Cohen Shipp-Wiedersprecher, a Mohawk second-year Mechanical Engineering student at Queen’s, remembers the moment he fell in love with engineering.

“An outreach program came to my school when I was in grade seven,” he says. “The instructors started out with some basic activities, like building a bridge or a little shelter. It was one of the most fun experiences I ever had, and each activity helped me realize that engineering was for me. I went on to participate in an engineering camp for Indigenous students at Queen’s, which brought together my interests and my culture.”

Children most often learn about the world of work from those closest to them: family members or local role models who help shape their aspirations for the future. But what if there is no role model? Indigenous Futures in Engineering (InEng; formerly known as Aboriginal Access to Engineering) is working to change that narrative by providing support and inspiration for the next generation of Indigenous engineers.

“A majority of people learn about engineering through someone they know,” says Melanie Howard, the Director of InEng. “We know that approximately 0.3% of all people with an engineering degree identify as Indigenous. So the chances of Indigenous children having an engineer as a role model in their lives is very slim.”

Along with a lack of role models is a lack of access to education. “A solid grounding in science, technology, engineering, and math (STEM) is paramount, and they need to learn that at an early age; they need to learn that at the formative years in elementary school,” says Irving “Bing” Leblanc, a First Nations engineer from Wikwemikoong Unceded Territory and Director of Infrastructure with the Assembly of First Nations.

Jeanette Southwood, Vice President, Corporate Affairs and Strategic Partnerships at Engineers Canada, and also an engineer, says that inequity in access to STEM education creates a real barrier to a university education. “Indigenous students growing up in a larger centre like Toronto are more likely to have access to prerequisite courses than students who are growing up in a more rural or remote area,” she says. “We need to ensure equity in education for all students.”

The youth outreach staff of InEng connect with schools in First Nations throughout southern Ontario, collaborating with teachers to incorporate engaging science and math activities using such materials as robots, iPads, and building materials for engineering design.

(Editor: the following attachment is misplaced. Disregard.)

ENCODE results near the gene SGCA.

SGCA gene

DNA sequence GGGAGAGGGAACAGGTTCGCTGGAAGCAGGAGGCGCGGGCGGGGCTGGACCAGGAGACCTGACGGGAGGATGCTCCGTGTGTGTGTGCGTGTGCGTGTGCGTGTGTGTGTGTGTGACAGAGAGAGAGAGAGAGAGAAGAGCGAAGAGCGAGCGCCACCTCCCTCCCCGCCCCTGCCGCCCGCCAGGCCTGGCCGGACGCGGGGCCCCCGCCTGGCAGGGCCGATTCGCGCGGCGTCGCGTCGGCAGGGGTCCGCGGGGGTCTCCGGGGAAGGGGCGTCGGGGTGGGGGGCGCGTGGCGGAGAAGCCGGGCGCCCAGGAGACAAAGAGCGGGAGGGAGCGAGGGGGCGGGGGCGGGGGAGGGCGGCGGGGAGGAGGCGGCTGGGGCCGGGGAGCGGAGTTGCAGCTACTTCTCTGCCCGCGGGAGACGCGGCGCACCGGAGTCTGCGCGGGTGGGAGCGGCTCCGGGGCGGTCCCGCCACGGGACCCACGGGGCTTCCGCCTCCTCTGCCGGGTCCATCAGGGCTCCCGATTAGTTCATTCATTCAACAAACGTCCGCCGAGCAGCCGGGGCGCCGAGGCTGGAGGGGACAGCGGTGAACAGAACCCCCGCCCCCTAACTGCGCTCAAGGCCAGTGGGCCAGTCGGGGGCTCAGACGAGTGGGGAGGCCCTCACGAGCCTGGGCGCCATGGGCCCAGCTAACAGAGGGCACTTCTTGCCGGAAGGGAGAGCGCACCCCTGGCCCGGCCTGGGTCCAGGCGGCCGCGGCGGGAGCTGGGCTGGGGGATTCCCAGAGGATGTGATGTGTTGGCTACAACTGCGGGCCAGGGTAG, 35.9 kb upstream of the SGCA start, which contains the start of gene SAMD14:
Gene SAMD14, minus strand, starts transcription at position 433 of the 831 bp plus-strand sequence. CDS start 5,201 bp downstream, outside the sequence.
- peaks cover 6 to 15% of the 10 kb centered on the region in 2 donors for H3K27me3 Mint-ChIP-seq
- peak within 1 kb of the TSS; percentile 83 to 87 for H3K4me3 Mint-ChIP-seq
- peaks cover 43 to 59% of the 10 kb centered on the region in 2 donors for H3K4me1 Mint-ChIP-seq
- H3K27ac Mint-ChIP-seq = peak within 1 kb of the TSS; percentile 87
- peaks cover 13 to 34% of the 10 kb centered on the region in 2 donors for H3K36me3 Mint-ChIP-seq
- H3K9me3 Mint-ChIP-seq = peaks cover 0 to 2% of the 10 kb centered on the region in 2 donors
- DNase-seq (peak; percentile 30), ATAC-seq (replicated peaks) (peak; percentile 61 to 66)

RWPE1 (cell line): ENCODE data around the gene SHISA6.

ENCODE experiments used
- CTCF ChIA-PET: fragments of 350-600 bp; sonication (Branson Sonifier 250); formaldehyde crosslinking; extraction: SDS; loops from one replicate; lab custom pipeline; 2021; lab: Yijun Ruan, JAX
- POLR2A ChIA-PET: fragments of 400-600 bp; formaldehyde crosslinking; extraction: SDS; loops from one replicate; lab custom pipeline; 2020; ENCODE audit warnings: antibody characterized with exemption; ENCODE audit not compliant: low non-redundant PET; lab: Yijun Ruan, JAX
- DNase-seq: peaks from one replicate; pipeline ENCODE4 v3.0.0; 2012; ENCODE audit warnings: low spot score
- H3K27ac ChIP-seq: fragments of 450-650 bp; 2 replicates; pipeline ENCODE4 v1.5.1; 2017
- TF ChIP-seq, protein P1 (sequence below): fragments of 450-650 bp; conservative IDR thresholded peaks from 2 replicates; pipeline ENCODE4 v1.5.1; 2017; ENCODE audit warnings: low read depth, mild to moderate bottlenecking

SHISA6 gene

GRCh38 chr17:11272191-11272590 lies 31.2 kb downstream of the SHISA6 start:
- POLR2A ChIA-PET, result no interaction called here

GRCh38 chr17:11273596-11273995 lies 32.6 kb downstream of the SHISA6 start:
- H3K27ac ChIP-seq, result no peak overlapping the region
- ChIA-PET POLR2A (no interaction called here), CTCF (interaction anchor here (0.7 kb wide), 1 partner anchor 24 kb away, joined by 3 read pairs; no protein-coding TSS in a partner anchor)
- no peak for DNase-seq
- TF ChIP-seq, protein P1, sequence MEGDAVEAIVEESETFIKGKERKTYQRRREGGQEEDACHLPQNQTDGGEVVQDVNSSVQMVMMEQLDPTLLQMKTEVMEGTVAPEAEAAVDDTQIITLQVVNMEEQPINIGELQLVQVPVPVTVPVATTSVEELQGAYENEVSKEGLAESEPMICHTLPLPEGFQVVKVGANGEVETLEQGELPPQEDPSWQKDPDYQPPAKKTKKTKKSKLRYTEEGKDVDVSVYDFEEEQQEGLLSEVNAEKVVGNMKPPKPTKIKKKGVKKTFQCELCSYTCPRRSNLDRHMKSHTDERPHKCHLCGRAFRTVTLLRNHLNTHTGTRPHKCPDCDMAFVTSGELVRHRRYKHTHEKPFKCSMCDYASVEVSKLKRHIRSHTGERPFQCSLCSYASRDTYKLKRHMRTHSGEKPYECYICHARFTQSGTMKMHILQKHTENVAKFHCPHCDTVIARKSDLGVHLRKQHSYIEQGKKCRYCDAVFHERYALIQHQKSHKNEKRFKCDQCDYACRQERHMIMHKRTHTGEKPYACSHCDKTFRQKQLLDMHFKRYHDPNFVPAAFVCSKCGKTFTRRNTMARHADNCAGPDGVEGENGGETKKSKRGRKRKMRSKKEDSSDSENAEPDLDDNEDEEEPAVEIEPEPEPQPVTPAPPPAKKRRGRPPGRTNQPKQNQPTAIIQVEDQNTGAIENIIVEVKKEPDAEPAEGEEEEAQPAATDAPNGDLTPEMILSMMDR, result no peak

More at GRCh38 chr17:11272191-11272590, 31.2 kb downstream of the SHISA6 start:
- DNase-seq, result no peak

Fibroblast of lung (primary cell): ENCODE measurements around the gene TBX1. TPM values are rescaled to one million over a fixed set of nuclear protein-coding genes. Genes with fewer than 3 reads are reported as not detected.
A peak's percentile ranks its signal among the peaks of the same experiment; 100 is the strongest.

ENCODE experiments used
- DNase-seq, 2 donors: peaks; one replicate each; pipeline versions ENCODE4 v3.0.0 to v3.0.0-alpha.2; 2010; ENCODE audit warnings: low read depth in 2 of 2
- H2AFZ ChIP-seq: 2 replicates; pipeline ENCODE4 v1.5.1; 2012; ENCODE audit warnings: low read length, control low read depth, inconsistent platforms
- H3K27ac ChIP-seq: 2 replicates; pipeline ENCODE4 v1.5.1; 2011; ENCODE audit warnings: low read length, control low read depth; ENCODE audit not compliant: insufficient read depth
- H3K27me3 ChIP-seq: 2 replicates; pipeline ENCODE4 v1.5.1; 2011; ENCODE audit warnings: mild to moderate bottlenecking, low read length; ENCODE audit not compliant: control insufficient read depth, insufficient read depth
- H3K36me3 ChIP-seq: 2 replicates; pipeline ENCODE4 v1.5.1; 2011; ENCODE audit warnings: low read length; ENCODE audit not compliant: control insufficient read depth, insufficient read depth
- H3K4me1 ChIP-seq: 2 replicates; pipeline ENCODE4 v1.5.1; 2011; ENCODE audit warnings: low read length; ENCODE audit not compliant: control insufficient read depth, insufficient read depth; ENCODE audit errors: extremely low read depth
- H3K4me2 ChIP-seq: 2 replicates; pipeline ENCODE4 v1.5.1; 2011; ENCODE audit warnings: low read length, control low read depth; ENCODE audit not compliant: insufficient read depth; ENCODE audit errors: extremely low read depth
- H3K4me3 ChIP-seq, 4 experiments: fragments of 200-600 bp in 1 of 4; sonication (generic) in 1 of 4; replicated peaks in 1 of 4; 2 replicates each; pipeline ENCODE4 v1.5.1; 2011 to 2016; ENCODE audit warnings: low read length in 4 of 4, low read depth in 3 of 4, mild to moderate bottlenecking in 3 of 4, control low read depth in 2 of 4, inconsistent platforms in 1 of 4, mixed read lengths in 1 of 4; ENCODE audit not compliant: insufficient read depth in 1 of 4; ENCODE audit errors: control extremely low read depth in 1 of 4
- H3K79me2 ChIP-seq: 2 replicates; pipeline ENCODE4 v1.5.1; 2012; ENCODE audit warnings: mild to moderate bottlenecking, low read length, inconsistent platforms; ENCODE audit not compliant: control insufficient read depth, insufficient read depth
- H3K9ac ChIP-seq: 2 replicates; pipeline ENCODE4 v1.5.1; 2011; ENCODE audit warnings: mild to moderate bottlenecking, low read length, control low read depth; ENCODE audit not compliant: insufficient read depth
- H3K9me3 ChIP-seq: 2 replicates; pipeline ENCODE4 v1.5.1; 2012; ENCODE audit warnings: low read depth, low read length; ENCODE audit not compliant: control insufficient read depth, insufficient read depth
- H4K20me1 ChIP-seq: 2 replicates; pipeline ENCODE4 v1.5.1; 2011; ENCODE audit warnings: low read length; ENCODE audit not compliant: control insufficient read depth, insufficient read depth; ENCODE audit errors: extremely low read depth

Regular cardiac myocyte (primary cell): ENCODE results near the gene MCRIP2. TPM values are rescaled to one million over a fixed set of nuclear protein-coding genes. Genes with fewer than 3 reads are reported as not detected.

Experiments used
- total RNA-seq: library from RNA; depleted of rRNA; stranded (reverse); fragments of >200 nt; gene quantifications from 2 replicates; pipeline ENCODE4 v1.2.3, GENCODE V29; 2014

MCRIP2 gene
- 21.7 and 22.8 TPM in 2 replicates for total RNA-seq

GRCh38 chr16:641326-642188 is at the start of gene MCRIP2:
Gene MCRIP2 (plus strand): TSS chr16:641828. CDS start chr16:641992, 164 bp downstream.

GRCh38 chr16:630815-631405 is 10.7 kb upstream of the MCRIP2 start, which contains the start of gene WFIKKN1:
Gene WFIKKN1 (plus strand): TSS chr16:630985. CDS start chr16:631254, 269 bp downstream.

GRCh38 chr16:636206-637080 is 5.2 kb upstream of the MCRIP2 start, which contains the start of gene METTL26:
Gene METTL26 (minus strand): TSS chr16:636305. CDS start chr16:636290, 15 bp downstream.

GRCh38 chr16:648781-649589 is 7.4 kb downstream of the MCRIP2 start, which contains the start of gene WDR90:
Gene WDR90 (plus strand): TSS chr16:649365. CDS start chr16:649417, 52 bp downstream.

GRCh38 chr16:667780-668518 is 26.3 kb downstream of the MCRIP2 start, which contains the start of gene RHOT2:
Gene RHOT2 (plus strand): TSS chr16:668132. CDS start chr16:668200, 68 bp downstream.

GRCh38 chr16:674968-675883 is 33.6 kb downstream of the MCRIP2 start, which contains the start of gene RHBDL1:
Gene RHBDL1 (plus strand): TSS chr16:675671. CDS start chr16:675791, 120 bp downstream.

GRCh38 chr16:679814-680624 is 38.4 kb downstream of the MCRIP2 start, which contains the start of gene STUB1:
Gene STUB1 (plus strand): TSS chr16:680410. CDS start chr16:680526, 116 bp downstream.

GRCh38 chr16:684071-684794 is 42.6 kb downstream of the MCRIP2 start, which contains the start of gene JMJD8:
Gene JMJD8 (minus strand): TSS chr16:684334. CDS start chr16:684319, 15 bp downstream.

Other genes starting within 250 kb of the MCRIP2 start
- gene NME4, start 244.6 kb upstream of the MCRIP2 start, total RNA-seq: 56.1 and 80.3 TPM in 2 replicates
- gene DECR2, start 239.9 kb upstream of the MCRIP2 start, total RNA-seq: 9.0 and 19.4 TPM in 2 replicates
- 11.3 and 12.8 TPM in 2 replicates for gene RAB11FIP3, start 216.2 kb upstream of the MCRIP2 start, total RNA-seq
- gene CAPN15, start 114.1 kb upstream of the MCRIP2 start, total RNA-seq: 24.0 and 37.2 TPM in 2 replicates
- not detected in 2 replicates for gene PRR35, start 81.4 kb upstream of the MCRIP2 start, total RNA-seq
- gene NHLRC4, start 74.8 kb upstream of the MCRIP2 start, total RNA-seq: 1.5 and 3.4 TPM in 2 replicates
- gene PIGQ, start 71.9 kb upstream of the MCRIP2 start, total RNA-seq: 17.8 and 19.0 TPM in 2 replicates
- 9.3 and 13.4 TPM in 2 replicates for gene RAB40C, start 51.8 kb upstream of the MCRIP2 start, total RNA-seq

“We plan and develop science and math workshops and work closely with the teachers to link the workshops to topics they are teaching, in line with the Ontario curriculum,” says Indigenous STEM Outreach Coordinator Nicole General, Ed’16. “The robots are very user-friendly, and the kids just love them. It’s a fun way for them to actively solve math problems using an understanding of area and perimeter.”

Indigenous STEM Outreach Coordinator Umar Umangay, a Native Hawaiian who has worked and trained extensively in Indigenous pedagogies across North America, says that teachers and students have been welcoming and eager to share knowledge. “It’s great for these young people, future scientists and engineers, to see Indigenous role models,” he says. “With me, I hope they are seeing it from a more global perspective, that there are a lot of Indigenous people around the world.”

Six Nations-based elementary school teacher Josie Urqhart says that global perspective has added a new dimension to the workshops. “Even though the workshop was about science, it opened up a whole discussion about culture and heritage, and how there are different First Nations communities around the world,” she says. “It also helps our students see that university is a reachable goal, and that maybe they can do this too.”

June Sowden, who also teaches in the Six Nations of the Grand River community, says the outreach coordinators are great at integrating culture into lessons. “One of our geometry assignments involved graphing wampum belts to understand different transformations. Nicole and Umar had the students take their robots and program them to draw the wampum on the floor. The kids were incredibly engaged, playing with robots without even realizing that they were learning about angles and geometry and calculating things.”

For Shipp-Wiedersprecher, the outreach experience inspired him to choose engineering, and Queen’s. He says that he knew that the engineering program was excellent, but that he would also have an opportunity to explore his Mohawk identity. “There’s such a great community here, with the support that I’ve needed to do well in school, and to connect with my culture.”



This article is one of five in a series regarding the newly renamed Indigenous Futures in Engineering. To learn more about this initiative, please visit: Aboriginal Access to Engineering is now "Indigenous Futures in Engineering"